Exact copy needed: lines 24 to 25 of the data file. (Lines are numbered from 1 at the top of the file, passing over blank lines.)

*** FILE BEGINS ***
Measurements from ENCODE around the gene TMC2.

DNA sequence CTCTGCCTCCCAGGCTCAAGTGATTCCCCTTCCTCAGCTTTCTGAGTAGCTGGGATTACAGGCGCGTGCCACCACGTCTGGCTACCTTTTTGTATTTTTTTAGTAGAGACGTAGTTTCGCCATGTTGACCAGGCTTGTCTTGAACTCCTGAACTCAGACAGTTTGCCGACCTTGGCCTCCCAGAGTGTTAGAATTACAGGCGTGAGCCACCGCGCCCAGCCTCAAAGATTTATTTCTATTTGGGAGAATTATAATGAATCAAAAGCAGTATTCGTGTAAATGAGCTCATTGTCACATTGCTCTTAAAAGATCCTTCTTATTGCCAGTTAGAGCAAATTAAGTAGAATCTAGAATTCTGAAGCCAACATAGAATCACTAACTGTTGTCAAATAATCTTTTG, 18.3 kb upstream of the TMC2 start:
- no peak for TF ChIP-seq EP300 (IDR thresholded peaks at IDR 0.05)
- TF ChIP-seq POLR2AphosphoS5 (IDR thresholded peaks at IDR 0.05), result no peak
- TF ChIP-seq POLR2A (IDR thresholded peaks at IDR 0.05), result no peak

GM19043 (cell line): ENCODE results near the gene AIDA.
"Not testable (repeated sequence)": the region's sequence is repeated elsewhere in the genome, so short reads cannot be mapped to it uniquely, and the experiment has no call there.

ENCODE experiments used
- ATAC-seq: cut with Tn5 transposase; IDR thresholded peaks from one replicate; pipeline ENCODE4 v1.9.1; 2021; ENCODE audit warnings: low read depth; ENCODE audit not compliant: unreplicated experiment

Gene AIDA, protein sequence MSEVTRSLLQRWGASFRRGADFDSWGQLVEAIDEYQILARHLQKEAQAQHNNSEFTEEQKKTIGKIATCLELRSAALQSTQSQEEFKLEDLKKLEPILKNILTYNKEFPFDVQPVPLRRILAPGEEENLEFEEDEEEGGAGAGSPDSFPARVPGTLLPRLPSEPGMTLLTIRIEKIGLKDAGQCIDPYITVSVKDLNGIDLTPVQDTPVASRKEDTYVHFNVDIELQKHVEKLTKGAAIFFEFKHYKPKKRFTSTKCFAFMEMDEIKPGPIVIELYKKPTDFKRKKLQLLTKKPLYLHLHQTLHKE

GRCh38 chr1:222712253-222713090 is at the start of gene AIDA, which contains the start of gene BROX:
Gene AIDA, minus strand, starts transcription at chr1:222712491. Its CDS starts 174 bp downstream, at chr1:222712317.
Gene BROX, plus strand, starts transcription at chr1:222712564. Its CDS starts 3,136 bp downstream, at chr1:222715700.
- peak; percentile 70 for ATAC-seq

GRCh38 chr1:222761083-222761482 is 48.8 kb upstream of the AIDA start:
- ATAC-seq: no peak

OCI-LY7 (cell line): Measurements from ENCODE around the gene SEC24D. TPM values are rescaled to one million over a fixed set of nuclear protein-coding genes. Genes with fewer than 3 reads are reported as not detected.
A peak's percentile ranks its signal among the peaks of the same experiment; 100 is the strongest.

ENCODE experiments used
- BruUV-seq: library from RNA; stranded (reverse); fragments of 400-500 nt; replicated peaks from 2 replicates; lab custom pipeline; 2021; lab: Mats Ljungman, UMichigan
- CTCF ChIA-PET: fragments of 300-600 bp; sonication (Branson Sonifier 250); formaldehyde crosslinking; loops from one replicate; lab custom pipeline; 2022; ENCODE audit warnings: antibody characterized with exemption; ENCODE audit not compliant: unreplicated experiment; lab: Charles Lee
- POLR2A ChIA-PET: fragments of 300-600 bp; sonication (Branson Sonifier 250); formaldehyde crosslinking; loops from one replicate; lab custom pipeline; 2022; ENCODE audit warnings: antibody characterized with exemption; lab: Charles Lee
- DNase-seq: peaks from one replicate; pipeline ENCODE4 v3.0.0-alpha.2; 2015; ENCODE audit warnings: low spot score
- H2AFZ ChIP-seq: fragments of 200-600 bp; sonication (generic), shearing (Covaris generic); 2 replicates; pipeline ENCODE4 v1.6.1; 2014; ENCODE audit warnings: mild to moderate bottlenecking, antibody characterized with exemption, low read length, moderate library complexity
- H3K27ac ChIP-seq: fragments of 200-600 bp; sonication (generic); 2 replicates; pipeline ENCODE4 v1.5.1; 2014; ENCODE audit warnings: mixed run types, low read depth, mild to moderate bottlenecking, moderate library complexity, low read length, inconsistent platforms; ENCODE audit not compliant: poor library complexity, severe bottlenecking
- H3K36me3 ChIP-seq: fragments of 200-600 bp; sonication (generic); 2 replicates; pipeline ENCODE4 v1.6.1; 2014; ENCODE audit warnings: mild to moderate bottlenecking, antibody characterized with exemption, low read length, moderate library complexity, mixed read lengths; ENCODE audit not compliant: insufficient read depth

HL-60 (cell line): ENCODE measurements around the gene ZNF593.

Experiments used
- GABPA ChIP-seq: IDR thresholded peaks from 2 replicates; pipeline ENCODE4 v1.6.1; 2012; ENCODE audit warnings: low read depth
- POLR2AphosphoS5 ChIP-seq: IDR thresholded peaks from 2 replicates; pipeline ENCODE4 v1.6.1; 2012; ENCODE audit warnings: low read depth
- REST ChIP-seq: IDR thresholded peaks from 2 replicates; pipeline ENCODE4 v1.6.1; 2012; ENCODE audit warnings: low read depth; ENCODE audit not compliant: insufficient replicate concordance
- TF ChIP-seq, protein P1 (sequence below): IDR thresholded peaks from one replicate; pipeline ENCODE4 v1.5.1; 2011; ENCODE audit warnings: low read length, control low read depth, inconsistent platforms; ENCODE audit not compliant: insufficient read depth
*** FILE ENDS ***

- H2AFZ ChIP-seq: fragments of 200-600 bp; sonication (generic), shearing (Covaris generic); 2 replicates; pipeline ENCODE4 v1.6.1; 2014; ENCODE audit warnings: mild to moderate bottlenecking, antibody characterized with exemption, low read length, moderate library complexity
- H3K27ac ChIP-seq: fragments of 200-600 bp; sonication (generic); 2 replicates; pipeline ENCODE4 v1.5.1; 2014; ENCODE audit warnings: mixed run types, low read depth, mild to moderate bottlenecking, moderate library complexity, low read length, inconsistent platforms; ENCODE audit not compliant: poor library complexity, severe bottlenecking